Tsukioka Yoshitoshi, 1839-1892
Essays by Yoshitoshi: Kaoyo Gozen
(Ikkai zuihitsu: Kaoyo Gozen)
signed Ikkaisai Yoshitoshi hitsu, with artist's seal Kai, publisher's seal Dobashi Masadaya han (Masadaya Heikichi of Seiedo), and cyclical date seal Tori-ni (year of the cock , 2nd lunar month)
oban tate-e 14 5/8 by 9 7/8 in., 37 by 25.15 cm
The beauty Lady Kaoyo runs her fingers through her hair while baring herself to a large traditional bronze mirror resting on a red lacquer vanity. The size of the mirror initially suggests that it should be a modern looking glass, but the deep purple protective velvet cloth draped over the back indicates that it is subject to oxidation and therefore bronze, attesting to her high rank and considerable wealth. Her story is told in chapter 21 of the 14th-century historical epic Chronicle of Great Peace (Taiheiki). Lord Ko Moronao (d. 1351), a chief retainer of the Shogun Ashikaga Takauji (1305-1358), hears of Gozen's great beauty and arranges to see her after a bath. Moronao finds her irresistible, but is faced with the dilemma posed by her husband, En'ya Takasada. In his excitement, he accused En'ya of treason, hoping to win the beauty for himself. The plot proves to be a miscalculation, however, as he was forced to have En'ya and his entire family, including his wife, put to death.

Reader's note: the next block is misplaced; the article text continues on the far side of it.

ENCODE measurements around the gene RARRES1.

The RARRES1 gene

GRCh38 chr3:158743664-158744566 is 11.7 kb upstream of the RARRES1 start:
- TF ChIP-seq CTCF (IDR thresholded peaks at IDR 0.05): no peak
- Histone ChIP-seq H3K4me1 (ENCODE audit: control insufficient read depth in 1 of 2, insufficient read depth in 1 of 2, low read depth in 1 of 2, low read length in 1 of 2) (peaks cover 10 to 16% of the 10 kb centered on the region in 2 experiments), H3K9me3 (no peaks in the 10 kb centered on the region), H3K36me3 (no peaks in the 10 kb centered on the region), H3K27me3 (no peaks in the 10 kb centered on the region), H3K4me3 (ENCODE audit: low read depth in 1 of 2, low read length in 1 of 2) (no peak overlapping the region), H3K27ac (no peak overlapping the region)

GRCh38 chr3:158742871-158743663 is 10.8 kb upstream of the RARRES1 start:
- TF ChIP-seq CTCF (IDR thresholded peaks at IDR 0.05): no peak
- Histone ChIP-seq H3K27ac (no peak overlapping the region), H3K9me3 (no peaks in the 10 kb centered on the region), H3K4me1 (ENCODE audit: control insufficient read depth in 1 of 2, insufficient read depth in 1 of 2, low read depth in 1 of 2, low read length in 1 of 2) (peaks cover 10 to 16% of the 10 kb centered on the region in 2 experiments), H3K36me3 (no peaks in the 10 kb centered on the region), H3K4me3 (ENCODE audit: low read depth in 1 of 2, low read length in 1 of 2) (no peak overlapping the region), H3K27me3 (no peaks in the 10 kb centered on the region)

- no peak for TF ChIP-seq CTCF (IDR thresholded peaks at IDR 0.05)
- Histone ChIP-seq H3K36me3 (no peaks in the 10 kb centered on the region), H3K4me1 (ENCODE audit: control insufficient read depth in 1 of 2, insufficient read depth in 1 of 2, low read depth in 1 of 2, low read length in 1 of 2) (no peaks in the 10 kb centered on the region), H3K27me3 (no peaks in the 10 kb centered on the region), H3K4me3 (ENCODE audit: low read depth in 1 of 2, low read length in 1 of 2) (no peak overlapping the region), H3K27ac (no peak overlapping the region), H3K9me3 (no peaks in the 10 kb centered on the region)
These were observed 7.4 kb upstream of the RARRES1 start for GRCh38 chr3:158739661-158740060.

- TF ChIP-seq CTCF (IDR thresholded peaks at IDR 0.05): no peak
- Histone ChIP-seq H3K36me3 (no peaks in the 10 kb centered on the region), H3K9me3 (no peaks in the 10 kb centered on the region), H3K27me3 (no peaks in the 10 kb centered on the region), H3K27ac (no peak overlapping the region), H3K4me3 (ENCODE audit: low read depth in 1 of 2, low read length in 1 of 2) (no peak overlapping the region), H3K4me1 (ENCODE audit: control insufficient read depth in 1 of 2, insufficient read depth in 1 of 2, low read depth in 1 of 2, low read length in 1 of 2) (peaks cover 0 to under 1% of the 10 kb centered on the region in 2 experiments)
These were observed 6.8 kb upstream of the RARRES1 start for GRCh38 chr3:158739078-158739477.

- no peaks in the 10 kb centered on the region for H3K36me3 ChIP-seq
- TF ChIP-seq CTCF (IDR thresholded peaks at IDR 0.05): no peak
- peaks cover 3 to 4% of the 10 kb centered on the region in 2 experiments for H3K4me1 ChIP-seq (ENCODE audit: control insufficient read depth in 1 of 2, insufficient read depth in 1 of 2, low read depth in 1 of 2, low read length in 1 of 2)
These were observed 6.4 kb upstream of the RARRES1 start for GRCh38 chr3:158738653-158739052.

The story of the evil Lord Moronao became familiar in the Edo Period when it was adapted to tell the tragedy of the forty-seven ronin in The Treasury of Loyal Retainers (Chushingura), a fictionalized account based on events from 1701-1703. In order to avoid shogunal censorship, which banned the direct representation of any contemporary events, the Chushingura version of the tale was set in the 14th century, with Moronao taking the role of the main villain. In this context, the wife of En'ya, whose name is not identified in the Taiheiki, is given the name Kaoyo (lit. 'face-world').
Highlights of Japanese Printmaking: Part Five - Yoshitoshi, Scholten Japanese Art, New York, 2017, cat. no. 46
Roger Keyes, Courage and Silence, 1983, p. 395, no. 280.5
Eric van den Ing & Robert Schaap, Beauty and Violence, 1992, p. 111, no. 23.5
Akita Museum of Modern Art, Tsukioka Yoshitoshi: The Last Ukiyo-e Artist of Genius, 1999, p. 26, no. 78
John Stevenson, Yoshitoshi's 100 Aspects of the Moon, 2001, no. 37 (re: story)
Yuriko Iwakiri, Yoshitoshi, 2014, p. 62, no. 85
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Contact Katherine Martin at
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site last updated
March 8, 2021
Scholten Japanese Art
145 West 58th Street, suite 6D
New York, New York 10019
ph: (212) 585-0474
fx: (212) 585-0475
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